Health Highlights: April 1, 2008

Please note: This article was published more than one year ago. The facts and conclusions presented may have since changed and may no longer be accurate. And "More information" links may no longer work. Questions about personal health should always be referred to a physician or other health care professional.

Here are some of the latest health and medical news developments, compiled by editors of HealthDay:

Many Drugs Can Cause Eye Problems: Report

There are 62 drugs that can cause eye problems, and patients and doctors need to be aware of the risk, Public Citizen, a nonprofit consumer advocacy group, says in a new posting on its Web site.

The eye is made up of numerous types of cells and drugs can affect each type of cell. The 62 drugs can cause a number of eye problems, including cataracts, glaucoma, optic nerve diseases, retinal abnormalities, eyelid and conjunctival diseases, and eye surgery complications, says the Public Citizen posting, which summarizes an article published in Drug Safety.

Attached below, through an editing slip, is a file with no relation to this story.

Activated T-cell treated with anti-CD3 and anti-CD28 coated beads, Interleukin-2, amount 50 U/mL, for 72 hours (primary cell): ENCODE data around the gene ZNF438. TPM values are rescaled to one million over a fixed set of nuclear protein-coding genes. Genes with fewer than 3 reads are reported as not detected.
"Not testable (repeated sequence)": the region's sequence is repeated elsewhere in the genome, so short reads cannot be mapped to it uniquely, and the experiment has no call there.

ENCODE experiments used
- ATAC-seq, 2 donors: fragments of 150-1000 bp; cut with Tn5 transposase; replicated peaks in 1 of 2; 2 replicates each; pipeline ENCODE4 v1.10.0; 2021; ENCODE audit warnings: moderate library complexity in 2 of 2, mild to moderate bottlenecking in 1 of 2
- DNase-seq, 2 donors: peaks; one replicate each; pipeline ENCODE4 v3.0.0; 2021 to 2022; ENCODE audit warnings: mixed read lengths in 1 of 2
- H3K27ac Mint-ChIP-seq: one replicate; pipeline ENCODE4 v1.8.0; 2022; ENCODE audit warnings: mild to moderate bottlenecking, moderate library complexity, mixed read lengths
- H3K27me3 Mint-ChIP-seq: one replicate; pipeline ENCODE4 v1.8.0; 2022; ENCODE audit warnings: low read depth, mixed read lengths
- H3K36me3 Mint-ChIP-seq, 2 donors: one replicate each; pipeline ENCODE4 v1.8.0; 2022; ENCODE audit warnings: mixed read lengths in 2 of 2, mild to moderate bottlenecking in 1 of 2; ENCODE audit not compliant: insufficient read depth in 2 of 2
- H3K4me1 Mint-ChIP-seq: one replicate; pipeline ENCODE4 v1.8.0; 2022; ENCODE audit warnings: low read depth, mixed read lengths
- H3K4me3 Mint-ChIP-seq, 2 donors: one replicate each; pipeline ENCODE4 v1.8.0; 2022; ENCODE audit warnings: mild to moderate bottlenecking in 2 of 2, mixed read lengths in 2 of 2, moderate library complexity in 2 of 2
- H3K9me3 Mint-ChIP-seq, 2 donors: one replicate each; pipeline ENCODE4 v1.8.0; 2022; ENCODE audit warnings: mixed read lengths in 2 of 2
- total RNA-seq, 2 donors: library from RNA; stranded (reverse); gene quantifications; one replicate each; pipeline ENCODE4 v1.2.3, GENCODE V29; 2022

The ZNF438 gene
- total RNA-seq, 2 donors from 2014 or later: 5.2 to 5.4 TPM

While many doctors and patients are aware of the adverse effects drugs can have on other parts of the body, potential risks to the eyes are often not considered, Public Citizen said.

Drugs that can cause eye problems include: chloroquine and hydroxycholoroquine, used to treat rheumatoid arthritis, lupus, amoebae and malaria; the antibiotic linezolid; ethambutol, used to treat tuberculosis; corticosteroids; alpha-1 blockers; botulinum toxin (Botoxz); morphine; and drugs in the anticholinergic and adrenergic categories, Public Citizen said.


CDC Said to Ignore Scientist's Pleas About Formaldehyde Threat